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  #13541  
Old Posted Oct 3, 2011, 4:06 PM
i_am_hydrogen i_am_hydrogen is offline
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Hayward - You rule. Thanks.
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  #13542  
Old Posted Oct 3, 2011, 4:18 PM
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george george is offline
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Great updates, Hayward, thanks for those. That was quite a bike hike.
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  #13543  
Old Posted Oct 3, 2011, 4:32 PM
Nowhereman1280 Nowhereman1280 is offline
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Quote:
Originally Posted by ardecila View Post
Tons of new residential units going into an area with serious gridlock = lots of new people on the Red Line and on the buses, or walking to where they need to go.
Bingo

Quote:
Originally Posted by Segun View Post
unfortunately developers haven't gotten the point.
Well what I am saying is that I think they are starting to. Just look at the Shops on Fremont or whatever it's called. They nixed the ground level parking. I'm willing to bet they realized it could take up to 20 minutes to get from one Side of the North/Clybourn clusterF*3k to another by car during rush and that no one is going to brave that to visit their store. It's only going to get worse as Sono East is finished and throws another 400 people or so into the mix every day and not to mention once Cabrini starts to redevelop in earnest and dumps a few thousand more people into the area.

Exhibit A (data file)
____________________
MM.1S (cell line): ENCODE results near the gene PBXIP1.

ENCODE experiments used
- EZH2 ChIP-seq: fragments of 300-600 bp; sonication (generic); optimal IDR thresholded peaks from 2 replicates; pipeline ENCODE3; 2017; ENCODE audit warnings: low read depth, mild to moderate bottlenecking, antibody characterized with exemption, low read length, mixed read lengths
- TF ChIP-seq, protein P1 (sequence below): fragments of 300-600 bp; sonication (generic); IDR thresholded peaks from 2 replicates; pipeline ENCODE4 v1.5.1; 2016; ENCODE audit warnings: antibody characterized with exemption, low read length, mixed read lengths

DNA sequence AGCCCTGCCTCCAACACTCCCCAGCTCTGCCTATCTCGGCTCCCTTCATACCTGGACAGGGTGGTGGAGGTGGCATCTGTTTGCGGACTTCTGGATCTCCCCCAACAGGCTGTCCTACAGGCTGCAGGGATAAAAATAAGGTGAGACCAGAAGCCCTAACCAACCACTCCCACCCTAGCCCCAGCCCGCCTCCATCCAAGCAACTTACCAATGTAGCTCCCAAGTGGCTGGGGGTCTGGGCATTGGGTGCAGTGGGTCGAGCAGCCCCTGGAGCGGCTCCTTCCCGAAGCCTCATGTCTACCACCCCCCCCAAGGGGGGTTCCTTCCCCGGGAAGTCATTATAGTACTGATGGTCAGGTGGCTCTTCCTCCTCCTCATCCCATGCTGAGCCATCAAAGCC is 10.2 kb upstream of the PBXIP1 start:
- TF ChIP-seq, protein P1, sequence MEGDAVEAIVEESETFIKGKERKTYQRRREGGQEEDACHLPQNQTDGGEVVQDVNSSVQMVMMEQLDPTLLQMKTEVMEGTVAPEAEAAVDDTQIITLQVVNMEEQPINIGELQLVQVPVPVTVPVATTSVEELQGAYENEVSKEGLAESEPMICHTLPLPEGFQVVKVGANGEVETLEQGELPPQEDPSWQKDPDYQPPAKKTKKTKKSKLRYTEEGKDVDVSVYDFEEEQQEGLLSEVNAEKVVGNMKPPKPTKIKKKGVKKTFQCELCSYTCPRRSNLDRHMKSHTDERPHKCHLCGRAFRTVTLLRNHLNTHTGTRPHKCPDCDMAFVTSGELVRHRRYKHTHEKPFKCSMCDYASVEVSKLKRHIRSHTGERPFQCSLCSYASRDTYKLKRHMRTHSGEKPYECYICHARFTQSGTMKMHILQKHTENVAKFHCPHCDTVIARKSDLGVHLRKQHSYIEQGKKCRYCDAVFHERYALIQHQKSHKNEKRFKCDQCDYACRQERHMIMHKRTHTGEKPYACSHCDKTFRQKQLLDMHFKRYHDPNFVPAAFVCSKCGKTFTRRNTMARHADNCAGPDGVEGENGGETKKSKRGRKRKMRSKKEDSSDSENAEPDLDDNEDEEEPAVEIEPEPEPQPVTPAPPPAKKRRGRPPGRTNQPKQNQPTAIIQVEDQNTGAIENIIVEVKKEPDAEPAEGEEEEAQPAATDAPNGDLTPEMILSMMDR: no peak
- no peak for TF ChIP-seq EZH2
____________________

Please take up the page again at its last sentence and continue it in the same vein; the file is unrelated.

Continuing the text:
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  #13544  
Old Posted Oct 3, 2011, 6:08 PM
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Originally Posted by Nowhereman1280 View Post
I don't really get why people think this area is that anti-urban. Sure it's no Armitage Ave, but aside from half a dozen medium sized parking lots and streets that really need a complete reconstruction (haven't been improved from their industrial state), it's not really that bad. There is probably many times more parking spaces per store along Michigan Ave than there is along North Ave. With the new developments going in that lack any significant amount of surface parking and filling in a lot of open lots / lowrise industrial buildings, the area will really begin to take on the dense, vibrant, feel that attracts more highrises a la Sono.
I hope you are right and I am wrong. But when I see this at the corner

http://maps.google.com/maps?q=North%...=12,52.93,,0,0


and this type stuff up the street

http://maps.google.com/maps?q=North%...1,273.1,,0,4.8

http://maps.google.com/maps?q=North%...11,294.13,,0,0

http://maps.google.com/maps?q=North%...=11,263.2,,0,0

http://maps.google.com/maps?q=North%...&cbp=11,0,,0,0

http://maps.google.com/maps?q=North%...=11,57.82,,0,0


I get the rage inside about at best delayed opportunity and at worst lost opportunity. If thos examples would go midrise ~4-7 stories or so it would go along way to being more urban and I think better for the city as well